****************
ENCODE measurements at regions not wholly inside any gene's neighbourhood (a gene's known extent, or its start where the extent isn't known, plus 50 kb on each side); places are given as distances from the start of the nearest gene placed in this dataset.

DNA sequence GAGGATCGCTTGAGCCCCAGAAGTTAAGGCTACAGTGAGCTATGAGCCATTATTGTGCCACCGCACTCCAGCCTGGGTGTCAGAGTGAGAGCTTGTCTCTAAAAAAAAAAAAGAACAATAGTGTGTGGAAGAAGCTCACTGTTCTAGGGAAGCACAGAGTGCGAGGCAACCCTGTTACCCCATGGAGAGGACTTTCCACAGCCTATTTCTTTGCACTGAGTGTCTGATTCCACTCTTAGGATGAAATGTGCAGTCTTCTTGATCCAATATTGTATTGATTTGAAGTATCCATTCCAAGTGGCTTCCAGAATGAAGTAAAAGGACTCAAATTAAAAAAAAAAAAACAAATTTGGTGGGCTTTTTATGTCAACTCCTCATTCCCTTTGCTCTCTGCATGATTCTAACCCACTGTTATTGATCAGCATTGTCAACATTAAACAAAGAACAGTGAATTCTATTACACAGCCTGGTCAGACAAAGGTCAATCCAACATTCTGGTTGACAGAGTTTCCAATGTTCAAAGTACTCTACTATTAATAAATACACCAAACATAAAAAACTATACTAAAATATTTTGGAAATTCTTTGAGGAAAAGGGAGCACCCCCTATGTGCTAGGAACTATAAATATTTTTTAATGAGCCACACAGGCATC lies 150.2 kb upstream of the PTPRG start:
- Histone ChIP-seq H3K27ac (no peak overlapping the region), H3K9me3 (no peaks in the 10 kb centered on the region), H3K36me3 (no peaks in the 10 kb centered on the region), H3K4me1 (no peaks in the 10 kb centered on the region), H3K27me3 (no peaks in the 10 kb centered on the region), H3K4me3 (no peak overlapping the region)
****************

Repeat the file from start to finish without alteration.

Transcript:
ENCODE measurements at regions not wholly inside any gene's neighbourhood (a gene's known extent, or its start where the extent isn't known, plus 50 kb on each side); places are given as distances from the start of the nearest gene placed in this dataset.

DNA sequence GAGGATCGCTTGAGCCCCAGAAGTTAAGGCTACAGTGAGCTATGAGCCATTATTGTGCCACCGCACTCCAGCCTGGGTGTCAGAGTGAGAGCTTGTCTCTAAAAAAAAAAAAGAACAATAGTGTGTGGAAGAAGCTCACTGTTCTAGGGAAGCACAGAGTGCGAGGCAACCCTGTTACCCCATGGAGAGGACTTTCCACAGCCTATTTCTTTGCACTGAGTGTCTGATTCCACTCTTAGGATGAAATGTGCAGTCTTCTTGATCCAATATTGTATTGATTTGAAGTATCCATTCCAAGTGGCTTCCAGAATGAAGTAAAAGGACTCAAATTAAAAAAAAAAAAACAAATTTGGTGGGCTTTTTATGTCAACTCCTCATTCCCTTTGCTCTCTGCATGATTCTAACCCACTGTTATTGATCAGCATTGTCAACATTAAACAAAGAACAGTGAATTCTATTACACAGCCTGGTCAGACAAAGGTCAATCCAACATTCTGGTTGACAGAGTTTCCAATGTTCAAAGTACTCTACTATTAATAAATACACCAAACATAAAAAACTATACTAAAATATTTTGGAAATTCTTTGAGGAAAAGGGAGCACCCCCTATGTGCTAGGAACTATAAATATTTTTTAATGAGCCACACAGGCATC lies 150.2 kb upstream of the PTPRG start:
- Histone ChIP-seq H3K27ac (no peak overlapping the region), H3K9me3 (no peaks in the 10 kb centered on the region), H3K36me3 (no peaks in the 10 kb centered on the region), H3K4me1 (no peaks in the 10 kb centered on the region), H3K27me3 (no peaks in the 10 kb centered on the region), H3K4me3 (no peak overlapping the region)